One key thing this idea has is short term feedback. Frequent, rapid feedback is essential for getting good at this kind of thing. (IMO that's why economics is still so useless relative to the other sciences: the experiments take fifty years to run.)
For 'hot' political and religious biases, create materials in which apparent advocates of different ideologies or parties are arguing for some particular empirical prediction, e.g. about the relationship between different tax rate changes and economic growth, with some predictions being right and some wrong. The subject then needs to make his or her own prediction about some easily-verifiable but obscure empirical fact related to the argument, e.g. whether a graph of GDP and tax rates matches Norway or Iceland.
Scoring would reflect the degree to which the ideological affiliation in the prompt biased the results. If it was being gamed you might need to add in scoring for accuracy. Challenges would be producing a large enough inventory of test items, keeping them secret, and the need to tailor tests to locally popular ideologies or ideologies of interest.
More surveys that study the relationship between knowledge about verifiable facts and values. What sorts of information do those with different values tend to have, and what are the values of those whose knowledge covers the pet facts of all camps? There is a fair amount of this literature in political science aimed at the electorat... (read more)
People tend to compartmentalize. We need to bear in mind that anything we come up with that involves testing someone when they know they're being tested can only check how rational they can be if they put their mind to it, not how rational they are when they're not being tested.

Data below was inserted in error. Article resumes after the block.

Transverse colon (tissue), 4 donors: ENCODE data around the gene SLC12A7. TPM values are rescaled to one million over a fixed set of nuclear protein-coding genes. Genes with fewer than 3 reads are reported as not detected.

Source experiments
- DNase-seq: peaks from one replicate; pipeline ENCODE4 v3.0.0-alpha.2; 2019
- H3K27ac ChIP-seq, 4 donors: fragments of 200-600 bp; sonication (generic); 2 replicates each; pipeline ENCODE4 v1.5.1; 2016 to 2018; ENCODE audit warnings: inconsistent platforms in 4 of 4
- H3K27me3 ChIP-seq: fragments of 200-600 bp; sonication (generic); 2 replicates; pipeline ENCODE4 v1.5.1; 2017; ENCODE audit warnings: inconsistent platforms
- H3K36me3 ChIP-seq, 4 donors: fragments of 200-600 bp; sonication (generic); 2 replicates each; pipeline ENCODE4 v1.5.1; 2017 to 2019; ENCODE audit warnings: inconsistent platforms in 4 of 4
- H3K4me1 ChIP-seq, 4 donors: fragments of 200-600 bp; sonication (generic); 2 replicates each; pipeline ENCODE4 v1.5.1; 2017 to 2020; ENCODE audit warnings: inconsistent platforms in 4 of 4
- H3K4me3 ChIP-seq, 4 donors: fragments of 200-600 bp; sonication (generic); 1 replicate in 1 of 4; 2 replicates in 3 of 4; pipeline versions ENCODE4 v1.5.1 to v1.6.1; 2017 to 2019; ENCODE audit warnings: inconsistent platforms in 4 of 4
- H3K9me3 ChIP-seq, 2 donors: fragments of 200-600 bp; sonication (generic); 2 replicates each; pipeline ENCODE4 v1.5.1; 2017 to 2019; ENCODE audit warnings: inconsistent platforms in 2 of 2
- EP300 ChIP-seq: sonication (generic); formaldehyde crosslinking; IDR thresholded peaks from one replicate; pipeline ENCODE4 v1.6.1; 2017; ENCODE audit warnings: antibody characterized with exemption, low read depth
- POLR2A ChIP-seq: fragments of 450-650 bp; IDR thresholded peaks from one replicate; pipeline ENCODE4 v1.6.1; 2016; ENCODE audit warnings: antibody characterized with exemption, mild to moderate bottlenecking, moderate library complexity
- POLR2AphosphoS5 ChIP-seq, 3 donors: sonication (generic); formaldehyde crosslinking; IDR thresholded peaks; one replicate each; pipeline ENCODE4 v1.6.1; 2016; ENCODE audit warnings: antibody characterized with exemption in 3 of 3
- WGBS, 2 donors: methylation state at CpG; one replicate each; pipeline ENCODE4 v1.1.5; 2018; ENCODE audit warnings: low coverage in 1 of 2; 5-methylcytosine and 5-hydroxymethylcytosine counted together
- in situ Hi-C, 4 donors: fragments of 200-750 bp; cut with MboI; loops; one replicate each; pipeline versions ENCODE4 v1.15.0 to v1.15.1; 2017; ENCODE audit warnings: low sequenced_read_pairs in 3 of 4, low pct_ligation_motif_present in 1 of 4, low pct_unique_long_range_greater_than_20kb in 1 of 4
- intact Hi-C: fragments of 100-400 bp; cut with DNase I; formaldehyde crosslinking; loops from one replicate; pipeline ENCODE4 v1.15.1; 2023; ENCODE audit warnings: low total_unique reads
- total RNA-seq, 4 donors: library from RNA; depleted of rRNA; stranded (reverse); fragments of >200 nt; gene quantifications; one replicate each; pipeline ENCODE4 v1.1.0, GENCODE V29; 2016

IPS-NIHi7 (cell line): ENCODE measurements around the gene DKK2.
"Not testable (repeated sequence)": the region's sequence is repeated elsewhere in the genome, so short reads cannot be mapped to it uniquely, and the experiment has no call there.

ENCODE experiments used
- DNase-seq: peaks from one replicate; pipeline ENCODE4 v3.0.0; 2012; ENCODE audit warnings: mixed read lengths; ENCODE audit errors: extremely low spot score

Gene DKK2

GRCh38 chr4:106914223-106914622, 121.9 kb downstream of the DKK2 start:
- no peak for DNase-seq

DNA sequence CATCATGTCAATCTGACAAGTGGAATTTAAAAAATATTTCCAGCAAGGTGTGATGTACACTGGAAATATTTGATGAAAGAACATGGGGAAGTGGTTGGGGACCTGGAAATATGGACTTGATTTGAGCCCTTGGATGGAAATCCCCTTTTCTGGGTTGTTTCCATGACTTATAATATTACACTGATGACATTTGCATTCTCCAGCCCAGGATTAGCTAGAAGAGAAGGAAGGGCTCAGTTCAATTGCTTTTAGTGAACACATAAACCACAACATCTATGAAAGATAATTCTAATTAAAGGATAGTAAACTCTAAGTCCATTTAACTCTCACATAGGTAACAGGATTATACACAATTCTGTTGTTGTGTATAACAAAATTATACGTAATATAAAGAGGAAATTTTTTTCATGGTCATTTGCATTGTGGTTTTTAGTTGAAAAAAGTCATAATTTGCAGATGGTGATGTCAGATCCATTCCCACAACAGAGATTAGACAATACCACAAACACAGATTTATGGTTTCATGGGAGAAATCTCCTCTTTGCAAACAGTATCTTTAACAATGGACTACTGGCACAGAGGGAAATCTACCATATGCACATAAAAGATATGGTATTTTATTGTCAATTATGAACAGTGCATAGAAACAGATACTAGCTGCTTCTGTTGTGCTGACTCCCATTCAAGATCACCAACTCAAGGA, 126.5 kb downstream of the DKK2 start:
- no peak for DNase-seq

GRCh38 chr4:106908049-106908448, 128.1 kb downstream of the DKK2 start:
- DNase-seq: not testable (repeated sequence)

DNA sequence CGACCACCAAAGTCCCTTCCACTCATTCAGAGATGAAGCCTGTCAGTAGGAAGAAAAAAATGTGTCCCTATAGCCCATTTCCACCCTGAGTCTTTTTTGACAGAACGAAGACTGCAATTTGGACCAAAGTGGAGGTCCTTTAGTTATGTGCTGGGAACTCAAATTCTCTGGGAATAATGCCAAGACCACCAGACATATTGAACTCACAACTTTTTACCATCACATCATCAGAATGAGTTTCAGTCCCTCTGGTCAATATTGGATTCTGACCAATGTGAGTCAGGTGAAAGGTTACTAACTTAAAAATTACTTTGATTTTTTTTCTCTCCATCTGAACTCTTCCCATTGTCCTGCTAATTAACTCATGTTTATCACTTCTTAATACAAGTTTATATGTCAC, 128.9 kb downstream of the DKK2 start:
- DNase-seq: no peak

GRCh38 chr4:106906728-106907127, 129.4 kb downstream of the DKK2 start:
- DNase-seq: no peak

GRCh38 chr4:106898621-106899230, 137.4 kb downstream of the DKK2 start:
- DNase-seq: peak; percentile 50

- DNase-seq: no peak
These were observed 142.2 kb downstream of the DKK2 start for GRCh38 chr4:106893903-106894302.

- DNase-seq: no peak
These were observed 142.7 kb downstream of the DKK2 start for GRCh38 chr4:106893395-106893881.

They key is probably to test someone without letting them know you are testing them. If I ran a martial arts dojo and wanted to make sure my students were really super badass ninjas, I would give them a convincing looking "test" that included things you would expect to see: strength, speed, form, technique, success in actual matches, etc.
This would have very little weighting in the actual grade, however. The real test would be some sort of surprise fight or fights where the student has no idea that the fight is actually one of the tests. Perhaps he (or she) is followed by the assailant until an opportunity to pick a fight arises.
The main advantage of the surprise test is that it is much hard to game. Imperfect metrics are much more likely to say something meaningful about the student in this surprise situation than if the student knows the test is coming.
When it comes to the rationality dojo, there are numerous normally easy-to-game heuristics that could be used, for example:
I think that the most important skill a rationalist can have is the ability to assess the quality of other rationalists, and to participate effectively in team projects. A measurement of individual rationality has to include how well a randomly selected team including that individual performs on team rationality tests.
So, I think that a rationalist 'decathlon' would consist of a variety of competitions between individuals and small teams including math/logic problems, general knowledge tests, cooperative and non-cooperative game theory games, prediction markets, and engineering challenges (egg drops, programming robots to compete in some arena, etc.)
But then there would be a second level, in which individuals and teams would compete in a prediction market in which they observe (by video recording) the deliberations of other teams on first-level problems and bet on their relative performance.